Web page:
thesticks

Beanpoles

Rooted to the Spot

Magazine style section with articles about life at the Sticks on a theme inspired by Brexit

William Deakin restored

Genealogy

15 years of family history research available in our webtrees database (over 800 surnames and nearly 5000 individuals) plus a collection of birth, marriage and death certificates.  

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Then and now

Tracing the  history of the house from early 1800s to the present day using historical documents and idenitying people who lived here before us

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Maps for local walks

Selection of our walking routes on the edge of the Staffordshire Moorlands. All accessible from convenient public car parks 

 

We knew the time was approaching when we'd need to make "the decision" but when it was time it didn't make it easier. What gave us the right to decide our dog had reached the end of her life? Who'd be God?

We'd been prepared. We'd spoken to the vet about it several months ago. That had been when her back legs started to wobble and she couldn't make it round her daily walk however slowly we plodded along. We'd taken her in for a check up. She was good for her age, he'd said, and he advised we kept her active to fend off the muscle atrophy. Even if her days of long walks were over she could still do the other things she liked: pottering around the garden sniffing, listening, watching the world go by.  But he warned us: she was old and she was getting weaker and dogs weren't keen on wheelchairs and nappies. If we got to the point where, if she were a person, we'd be thinking wheelchair and or nappies then she be at the point where her peaceful old age was tipping over into stressful existence, unappealing and miserable for a formerly active, out door dog. 

For months she was content to plod and totter around in the garden or curl up and sleep in a comfortable spot. She'd come to watch us gardening, still interested in picking up sticks, dragging uprooted brambles and nettles out of the barrow, or tossing around broom heads, pulling at the bristles and shaking it as though killing prey. Though more slowly now, more frequently taking a break and a nap on her mat.

We hoped that maybe she would go quietly in her sleep before she reached that tipping point so we would be spared the agony of the decision if not the grief of losing her. She was a tough old dog but would her legs hold up long enough to see her out?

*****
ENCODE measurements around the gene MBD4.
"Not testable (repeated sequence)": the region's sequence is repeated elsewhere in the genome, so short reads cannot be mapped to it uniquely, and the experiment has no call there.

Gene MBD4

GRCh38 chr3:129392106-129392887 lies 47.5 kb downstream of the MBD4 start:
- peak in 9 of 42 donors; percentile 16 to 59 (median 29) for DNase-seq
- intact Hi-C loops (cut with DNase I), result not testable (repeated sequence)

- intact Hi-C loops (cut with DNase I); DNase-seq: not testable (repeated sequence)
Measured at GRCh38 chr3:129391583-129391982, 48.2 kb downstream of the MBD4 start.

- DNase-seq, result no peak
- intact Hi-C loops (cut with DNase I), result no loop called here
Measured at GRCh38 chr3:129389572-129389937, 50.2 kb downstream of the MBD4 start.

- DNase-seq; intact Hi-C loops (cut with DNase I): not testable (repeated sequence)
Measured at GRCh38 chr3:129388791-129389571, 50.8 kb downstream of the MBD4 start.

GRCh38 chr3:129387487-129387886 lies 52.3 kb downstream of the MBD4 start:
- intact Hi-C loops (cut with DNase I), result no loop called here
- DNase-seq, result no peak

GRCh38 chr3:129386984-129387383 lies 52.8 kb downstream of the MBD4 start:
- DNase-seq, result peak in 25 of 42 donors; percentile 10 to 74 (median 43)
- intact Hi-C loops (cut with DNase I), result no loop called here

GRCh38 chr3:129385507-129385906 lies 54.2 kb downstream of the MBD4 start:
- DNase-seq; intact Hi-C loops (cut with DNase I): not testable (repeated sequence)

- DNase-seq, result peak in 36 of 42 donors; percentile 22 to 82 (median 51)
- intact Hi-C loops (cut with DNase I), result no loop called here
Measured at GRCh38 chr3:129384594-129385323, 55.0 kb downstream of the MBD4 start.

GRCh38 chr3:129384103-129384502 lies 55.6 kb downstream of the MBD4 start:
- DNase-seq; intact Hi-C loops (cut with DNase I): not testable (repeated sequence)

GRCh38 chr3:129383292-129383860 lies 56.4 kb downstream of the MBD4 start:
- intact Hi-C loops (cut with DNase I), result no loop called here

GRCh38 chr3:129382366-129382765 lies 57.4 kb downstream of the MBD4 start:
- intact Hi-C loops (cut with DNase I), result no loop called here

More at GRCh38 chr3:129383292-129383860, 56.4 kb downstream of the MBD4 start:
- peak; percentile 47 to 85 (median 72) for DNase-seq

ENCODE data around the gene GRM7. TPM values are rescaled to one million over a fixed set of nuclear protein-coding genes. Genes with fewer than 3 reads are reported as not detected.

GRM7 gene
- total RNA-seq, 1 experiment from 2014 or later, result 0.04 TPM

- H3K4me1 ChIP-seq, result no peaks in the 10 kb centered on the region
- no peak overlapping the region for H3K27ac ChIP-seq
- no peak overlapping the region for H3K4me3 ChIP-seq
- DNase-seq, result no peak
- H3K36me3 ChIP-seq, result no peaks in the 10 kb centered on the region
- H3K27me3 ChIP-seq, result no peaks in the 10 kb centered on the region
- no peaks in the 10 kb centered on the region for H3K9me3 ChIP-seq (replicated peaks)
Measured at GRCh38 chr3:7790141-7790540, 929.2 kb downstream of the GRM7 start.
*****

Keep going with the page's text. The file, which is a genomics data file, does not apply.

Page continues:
By the new year the deterioration in her mobility was accelerating. She'd started to fall and struggle to stand again, increasingly she'd lie for a few minutes where she fell, taking a rest, but still she tottered around following her nose, sniffing her way through the garden, taking an interest in visitors and the cats, eager for food and treats. She was still her own dog, very doddery, hunched and frail, but she knew what she wanted and gave it a go. She hadn't lost her spirit or her dignity but how long would she have the strength to make the effort?

Was she reaching the tipping point? How much longer would the lure of the garden with its smells and noises, cats and birds overcome her struggle to stand up? On Saturday she was still putting in the effort but more often than not she needed a helping hand, a gentle lift, a steadying hand. On Sunday we weren't so sure, she seemed more reluctant to struggle to her feet. She didn't try to make it to the door.  When she was outside she wandered aimlessly, round in circles as though lost. She looked sad.

And today we knew. She was at the tipping point, balancing, balancing and falling onto the wrong side; she couldn't be her own dog. We couldn't ignore it and see her lose her dignity or the pleasures in her life. We didn't want to make the call, but we did. The family gathered, she had one last faltering walk along the garden path and then we all accompanied her on her last journey, stroked her fur and whispered into her ear as she died peacefully under the care of her vet. 

RIP Tilly,  the Old Dog, March 2003 - 7 January 2019

 

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